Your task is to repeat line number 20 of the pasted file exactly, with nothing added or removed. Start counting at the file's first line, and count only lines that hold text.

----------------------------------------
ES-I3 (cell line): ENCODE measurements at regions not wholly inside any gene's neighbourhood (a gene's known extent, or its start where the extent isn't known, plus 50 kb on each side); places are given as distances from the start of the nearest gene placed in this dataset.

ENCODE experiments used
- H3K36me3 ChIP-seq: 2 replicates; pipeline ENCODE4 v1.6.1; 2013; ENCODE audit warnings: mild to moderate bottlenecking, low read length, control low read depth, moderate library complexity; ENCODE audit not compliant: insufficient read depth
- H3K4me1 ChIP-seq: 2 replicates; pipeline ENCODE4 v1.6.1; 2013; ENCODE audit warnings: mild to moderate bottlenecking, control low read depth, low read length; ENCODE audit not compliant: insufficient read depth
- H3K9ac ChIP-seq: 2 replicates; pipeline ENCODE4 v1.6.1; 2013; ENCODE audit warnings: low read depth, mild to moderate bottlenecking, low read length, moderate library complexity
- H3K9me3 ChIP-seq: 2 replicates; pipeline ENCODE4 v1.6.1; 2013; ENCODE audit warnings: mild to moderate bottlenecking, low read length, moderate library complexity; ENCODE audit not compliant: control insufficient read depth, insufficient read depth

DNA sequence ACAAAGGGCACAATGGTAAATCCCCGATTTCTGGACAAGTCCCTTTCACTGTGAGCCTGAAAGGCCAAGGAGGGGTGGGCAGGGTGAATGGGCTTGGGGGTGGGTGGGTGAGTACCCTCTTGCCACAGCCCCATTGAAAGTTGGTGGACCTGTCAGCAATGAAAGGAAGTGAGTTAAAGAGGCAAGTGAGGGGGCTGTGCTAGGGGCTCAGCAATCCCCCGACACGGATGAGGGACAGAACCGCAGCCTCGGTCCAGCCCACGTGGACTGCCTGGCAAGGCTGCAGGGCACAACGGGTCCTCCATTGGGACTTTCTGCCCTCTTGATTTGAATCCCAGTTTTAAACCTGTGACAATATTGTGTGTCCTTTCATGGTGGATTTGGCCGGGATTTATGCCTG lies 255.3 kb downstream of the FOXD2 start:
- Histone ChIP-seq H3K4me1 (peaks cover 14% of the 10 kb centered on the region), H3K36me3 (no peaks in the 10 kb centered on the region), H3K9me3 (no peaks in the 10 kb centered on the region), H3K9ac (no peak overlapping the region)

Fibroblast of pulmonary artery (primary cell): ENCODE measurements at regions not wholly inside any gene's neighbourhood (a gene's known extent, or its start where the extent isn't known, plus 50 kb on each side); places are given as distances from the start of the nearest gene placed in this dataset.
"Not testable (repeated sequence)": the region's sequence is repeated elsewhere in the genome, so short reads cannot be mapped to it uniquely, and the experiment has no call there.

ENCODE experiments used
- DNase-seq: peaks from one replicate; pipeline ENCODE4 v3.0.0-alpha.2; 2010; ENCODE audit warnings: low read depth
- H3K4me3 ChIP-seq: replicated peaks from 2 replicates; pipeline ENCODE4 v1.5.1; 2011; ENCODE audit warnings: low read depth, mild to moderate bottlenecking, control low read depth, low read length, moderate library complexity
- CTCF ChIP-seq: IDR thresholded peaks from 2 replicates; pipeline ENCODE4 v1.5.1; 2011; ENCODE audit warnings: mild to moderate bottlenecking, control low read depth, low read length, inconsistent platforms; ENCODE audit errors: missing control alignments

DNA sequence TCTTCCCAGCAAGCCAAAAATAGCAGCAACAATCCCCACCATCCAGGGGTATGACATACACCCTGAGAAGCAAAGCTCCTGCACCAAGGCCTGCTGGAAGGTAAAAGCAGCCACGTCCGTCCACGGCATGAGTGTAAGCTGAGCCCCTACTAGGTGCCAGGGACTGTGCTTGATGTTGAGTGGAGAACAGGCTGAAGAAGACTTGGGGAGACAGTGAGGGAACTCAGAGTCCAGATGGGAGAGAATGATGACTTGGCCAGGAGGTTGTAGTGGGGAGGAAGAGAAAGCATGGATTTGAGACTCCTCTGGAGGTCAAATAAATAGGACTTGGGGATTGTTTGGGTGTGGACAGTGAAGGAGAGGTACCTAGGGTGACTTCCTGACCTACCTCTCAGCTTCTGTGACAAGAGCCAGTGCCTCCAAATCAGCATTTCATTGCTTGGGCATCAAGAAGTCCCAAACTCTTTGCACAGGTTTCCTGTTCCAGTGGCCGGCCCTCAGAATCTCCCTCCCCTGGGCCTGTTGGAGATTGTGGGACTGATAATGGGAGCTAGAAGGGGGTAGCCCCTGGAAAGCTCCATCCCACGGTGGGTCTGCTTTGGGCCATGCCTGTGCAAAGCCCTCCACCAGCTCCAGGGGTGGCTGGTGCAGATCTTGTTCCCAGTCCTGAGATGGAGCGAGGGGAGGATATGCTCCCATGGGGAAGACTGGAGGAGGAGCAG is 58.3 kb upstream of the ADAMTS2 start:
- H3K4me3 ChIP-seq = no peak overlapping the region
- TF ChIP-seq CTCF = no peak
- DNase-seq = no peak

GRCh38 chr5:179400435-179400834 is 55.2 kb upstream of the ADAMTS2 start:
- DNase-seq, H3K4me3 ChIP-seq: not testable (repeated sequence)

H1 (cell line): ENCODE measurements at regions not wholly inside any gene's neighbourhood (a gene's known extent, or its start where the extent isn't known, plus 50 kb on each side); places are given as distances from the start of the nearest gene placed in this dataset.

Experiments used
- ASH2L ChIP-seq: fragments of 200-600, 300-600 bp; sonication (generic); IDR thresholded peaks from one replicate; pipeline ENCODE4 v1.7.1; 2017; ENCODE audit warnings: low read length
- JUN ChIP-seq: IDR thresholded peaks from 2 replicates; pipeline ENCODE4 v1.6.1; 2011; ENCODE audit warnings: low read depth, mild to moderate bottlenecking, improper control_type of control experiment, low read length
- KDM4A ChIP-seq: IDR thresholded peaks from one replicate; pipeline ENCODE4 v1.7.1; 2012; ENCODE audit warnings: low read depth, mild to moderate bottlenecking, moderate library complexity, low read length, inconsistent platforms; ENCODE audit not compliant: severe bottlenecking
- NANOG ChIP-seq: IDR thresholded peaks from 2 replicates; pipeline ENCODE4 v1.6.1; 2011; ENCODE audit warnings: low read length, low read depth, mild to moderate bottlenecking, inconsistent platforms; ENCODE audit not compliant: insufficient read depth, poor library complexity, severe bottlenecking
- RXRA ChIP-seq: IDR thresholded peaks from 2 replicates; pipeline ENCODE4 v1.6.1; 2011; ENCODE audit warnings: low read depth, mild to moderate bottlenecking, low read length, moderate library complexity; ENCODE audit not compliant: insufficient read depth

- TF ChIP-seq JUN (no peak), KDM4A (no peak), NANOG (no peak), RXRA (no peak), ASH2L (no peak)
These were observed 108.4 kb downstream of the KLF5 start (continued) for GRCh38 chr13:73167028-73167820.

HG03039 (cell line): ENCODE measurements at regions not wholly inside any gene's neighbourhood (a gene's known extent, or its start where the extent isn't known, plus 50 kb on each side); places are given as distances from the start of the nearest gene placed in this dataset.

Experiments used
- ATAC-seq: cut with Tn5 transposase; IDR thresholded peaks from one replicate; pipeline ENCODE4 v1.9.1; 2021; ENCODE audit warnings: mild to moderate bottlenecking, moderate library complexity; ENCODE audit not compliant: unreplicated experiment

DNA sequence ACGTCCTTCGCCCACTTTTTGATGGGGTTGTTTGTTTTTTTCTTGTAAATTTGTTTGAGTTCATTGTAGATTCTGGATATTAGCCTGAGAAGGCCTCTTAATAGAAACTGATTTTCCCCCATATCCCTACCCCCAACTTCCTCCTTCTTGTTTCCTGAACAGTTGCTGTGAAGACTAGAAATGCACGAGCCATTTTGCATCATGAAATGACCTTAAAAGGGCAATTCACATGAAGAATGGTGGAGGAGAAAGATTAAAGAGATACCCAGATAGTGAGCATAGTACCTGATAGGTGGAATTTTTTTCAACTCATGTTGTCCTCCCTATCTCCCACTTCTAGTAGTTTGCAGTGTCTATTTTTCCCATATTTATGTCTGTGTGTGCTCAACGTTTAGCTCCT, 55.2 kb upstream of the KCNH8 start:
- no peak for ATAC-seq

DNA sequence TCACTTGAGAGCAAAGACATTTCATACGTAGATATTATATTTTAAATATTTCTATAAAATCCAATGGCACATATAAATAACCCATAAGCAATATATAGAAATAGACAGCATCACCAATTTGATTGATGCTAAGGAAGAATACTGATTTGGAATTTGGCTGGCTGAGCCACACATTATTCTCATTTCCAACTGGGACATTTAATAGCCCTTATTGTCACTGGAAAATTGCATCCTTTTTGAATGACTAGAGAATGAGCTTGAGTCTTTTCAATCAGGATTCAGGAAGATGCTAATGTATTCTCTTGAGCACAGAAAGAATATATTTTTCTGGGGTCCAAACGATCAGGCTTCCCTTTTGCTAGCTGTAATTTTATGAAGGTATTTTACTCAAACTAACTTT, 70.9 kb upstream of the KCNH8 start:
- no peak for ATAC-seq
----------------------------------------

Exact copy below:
- DNase-seq, H3K4me3 ChIP-seq: not testable (repeated sequence)